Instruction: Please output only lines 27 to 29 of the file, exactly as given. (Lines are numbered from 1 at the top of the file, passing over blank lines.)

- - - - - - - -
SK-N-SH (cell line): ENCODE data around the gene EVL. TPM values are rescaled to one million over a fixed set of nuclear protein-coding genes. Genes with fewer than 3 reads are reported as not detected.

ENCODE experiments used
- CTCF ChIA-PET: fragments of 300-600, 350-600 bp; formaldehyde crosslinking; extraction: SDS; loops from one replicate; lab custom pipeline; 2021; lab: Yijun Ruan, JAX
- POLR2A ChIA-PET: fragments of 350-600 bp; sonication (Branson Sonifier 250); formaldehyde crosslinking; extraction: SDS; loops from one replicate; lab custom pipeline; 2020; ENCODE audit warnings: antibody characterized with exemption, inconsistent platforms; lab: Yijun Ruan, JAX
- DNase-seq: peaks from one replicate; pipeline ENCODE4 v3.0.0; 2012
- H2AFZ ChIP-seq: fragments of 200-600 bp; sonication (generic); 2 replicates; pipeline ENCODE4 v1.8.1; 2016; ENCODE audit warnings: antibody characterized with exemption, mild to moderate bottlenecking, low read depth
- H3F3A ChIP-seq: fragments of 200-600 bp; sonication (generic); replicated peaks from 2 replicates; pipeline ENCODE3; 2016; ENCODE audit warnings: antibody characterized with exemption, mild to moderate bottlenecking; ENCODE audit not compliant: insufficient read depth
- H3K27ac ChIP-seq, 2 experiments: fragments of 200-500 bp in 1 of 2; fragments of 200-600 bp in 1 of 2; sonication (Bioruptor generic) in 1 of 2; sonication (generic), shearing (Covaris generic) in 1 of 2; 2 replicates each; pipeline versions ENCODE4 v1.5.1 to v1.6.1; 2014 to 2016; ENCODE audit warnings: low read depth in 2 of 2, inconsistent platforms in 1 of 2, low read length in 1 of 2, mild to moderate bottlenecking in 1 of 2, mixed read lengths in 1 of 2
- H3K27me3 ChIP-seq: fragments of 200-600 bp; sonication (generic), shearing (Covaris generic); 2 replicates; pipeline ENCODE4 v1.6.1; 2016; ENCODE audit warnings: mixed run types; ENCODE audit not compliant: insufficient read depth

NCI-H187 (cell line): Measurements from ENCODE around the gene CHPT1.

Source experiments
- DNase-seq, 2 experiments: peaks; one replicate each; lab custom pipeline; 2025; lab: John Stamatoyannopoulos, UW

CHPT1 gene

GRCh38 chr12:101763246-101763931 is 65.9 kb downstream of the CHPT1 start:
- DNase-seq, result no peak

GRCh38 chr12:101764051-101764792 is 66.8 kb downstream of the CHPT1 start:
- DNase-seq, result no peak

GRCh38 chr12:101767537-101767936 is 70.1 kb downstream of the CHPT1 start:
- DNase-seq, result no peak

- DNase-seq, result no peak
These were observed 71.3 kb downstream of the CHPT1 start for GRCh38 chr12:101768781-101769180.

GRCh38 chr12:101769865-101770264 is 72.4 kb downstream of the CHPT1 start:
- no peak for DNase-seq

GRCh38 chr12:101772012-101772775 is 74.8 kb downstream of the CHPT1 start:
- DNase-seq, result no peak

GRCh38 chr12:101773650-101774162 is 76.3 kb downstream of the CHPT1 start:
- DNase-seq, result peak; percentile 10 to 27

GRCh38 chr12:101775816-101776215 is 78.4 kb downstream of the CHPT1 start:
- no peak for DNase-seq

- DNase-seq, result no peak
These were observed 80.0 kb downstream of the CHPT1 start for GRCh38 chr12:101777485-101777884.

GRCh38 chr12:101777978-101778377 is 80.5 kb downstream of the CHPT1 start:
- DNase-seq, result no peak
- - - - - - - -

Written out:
- DNase-seq, result peak; percentile 10 to 27

GRCh38 chr12:101775816-101776215 is 78.4 kb downstream of the CHPT1 start:
- no peak for DNase-seq